Commonwealth Bank Board; that body is only representative of conflicting capitalistic influences. The true position was made clear last night by the honorable member for Griffith (Mr. Baker), when he exposed the activities and business connexions of the members of the board. The honorable member showed clearly that the Commonwealth Bank Board is representative of interests diametrically opposed to those of the general community. Even so, when these interests come into conflict, and a difference of opinion as to the merits of a particular policy that should be followed exists among the members of the Bank Board, the Commonwealth Government exercises an influence on some members of the Commonwealth Bank Board. The Treasurer admitted that for the last two years the Commonwealth Bank Board has been in favour of an open bill market, and that it had been prevented from adopting that policy only by the fact that, in the words of the Treasurer, “ the Loan Council stultified the efforts of the Commonwealth Bank Board for the last two years to establish an open bill market “. I want to make it clear to those who have said that Labour members have advocated an open bill market that this action of the Commonwealth Bank Board has not resulted in the establishment of an open bill market. An open bill market is one in which the public may participate at competitive interest rates. Honorable members have spoken of the action of the board as a rediscounting of £1,000,000 worth of treasury-bills which were made available to the general public, as the Treasurer himself said, “ as an experiment “. As the minimum amount that any one individual can take up is £10,000, how many members of the public will have an opportunity to secure any of these bills? Certainly not too many members of the public of any importance in my electorate will have an opportunity to apply for any of these treasury-bills. Commonwealth treasury-bills, as has been said by some speakers, came into existence in 1929 for the purpose of assisting the Commonwealth Bank and the private trading banks to finance government deficits. “When first introduced, the pre vailing interest rate was5½ per cent. ; but by 1931, while the present Prime Minister was Treasurer of the Commonwealth - and I say this in answer to the honorable member for Barker (Mr. Archie Cameron), who said that the first man who ever spoke of lower interest rates was some member of the Labour party in South Australia - the rate had been raised to 6 per cent. During the same year an important conference was held at Canberra, attended by the then Premier of New South “Wales, Mr. Lang. At that conference Mr. Lang laid down in definite and unequivocal terms, his proposals for affording relief in regard to interest rates to governments and other public bodies throughout Australia “From then onwards, interest rates began to tumble.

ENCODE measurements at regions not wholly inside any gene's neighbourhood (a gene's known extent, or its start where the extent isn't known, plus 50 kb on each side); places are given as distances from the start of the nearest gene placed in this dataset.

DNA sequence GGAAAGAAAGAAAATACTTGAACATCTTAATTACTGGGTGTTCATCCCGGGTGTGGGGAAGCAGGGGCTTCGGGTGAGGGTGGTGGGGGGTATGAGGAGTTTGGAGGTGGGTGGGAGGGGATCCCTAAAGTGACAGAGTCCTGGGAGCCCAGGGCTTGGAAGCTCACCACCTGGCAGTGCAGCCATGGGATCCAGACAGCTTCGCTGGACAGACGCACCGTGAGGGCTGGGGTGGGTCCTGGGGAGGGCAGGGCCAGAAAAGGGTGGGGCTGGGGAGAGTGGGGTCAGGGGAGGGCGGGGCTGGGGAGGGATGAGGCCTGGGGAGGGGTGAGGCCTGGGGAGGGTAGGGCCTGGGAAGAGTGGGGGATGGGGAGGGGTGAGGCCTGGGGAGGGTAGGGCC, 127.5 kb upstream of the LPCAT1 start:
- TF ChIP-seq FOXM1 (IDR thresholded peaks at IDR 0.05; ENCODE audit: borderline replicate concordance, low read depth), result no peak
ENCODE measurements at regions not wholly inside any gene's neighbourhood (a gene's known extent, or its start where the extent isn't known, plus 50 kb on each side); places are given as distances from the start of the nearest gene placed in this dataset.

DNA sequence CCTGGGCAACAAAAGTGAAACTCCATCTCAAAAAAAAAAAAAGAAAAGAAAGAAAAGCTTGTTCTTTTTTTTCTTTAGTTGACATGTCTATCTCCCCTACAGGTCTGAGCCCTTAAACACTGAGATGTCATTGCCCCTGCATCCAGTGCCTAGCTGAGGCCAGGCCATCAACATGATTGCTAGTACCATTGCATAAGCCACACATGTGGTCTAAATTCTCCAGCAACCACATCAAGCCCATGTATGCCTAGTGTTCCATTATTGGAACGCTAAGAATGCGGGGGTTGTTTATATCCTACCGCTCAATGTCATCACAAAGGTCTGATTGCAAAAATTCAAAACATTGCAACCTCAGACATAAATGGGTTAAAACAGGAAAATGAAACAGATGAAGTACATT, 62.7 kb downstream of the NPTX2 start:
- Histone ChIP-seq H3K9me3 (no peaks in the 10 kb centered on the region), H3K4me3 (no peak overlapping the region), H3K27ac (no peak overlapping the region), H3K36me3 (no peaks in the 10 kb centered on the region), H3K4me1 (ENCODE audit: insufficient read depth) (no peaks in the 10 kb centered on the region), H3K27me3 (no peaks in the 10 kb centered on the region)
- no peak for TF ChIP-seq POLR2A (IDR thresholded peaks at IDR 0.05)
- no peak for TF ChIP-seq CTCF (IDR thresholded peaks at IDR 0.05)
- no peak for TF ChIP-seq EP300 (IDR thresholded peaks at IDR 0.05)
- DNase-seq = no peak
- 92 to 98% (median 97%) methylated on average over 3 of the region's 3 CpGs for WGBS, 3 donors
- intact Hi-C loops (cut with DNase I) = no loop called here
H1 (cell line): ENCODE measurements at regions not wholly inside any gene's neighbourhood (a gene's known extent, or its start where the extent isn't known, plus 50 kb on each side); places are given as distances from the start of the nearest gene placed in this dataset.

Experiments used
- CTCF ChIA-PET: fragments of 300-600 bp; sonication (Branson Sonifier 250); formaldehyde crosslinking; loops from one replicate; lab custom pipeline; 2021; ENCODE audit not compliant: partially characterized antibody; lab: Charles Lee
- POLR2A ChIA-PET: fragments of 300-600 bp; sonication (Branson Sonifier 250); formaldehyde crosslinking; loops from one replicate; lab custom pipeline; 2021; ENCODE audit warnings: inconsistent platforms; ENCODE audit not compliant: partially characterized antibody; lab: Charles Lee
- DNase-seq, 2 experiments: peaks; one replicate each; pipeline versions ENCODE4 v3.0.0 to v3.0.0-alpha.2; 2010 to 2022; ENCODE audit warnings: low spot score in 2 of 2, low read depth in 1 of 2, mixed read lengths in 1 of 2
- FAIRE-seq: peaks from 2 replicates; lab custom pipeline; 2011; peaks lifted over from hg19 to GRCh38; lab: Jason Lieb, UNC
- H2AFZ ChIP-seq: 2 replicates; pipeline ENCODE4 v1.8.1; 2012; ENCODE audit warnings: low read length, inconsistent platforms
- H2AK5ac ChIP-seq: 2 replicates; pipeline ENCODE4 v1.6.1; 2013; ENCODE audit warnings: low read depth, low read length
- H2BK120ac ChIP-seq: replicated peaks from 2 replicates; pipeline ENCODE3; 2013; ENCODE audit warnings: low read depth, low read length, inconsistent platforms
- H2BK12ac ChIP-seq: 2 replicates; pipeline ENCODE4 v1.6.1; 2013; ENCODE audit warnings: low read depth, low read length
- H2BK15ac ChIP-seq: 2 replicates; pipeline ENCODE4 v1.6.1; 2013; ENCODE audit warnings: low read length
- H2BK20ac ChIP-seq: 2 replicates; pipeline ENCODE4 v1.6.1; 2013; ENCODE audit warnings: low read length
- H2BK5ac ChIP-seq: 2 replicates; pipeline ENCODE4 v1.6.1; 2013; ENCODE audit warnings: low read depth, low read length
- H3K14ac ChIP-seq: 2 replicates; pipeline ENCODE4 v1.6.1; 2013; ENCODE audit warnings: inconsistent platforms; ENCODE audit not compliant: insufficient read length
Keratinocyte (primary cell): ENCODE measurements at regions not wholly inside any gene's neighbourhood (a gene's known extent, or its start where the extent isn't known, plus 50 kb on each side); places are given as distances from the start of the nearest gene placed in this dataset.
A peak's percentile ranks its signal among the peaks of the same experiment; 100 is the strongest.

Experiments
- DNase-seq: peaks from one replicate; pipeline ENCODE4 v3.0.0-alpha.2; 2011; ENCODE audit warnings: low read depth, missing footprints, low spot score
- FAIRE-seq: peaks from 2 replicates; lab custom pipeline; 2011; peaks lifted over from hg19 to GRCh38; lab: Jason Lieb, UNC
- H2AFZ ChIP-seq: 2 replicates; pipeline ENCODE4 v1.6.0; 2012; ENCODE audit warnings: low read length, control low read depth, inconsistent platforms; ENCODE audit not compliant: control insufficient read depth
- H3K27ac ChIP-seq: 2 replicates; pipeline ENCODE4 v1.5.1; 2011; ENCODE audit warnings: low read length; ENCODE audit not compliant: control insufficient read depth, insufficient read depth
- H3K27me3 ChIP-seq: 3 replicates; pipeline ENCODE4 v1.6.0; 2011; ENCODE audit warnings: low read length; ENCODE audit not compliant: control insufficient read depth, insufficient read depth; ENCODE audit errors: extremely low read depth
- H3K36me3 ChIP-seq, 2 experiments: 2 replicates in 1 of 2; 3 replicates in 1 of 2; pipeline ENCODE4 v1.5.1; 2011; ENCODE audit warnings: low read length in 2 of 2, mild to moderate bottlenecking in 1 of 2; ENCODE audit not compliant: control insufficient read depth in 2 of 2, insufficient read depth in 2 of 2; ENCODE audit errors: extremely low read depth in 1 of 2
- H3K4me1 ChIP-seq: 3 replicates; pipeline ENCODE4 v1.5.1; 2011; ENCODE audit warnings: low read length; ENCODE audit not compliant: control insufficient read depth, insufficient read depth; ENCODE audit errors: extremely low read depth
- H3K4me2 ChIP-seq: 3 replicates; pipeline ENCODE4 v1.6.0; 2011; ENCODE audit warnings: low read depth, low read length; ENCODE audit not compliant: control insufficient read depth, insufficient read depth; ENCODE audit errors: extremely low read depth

– It was not because of Mr. Lang.
Mr.WARD. - It may not have been due to any action taken legislatively by the then Premier of New South Wales to reduce interest rates, although he did everything possible within his powers as State Premier to bring about that result. The reason why interest rates began to fall was that the Premier of New South Wales pointed out very plainly to people investing in Government securities that the Government had come to the end of its tether and that they had to be prepared to accept either lower interest rates or nothing at all. To-day treasury-bills are discounted at1¾ per cent.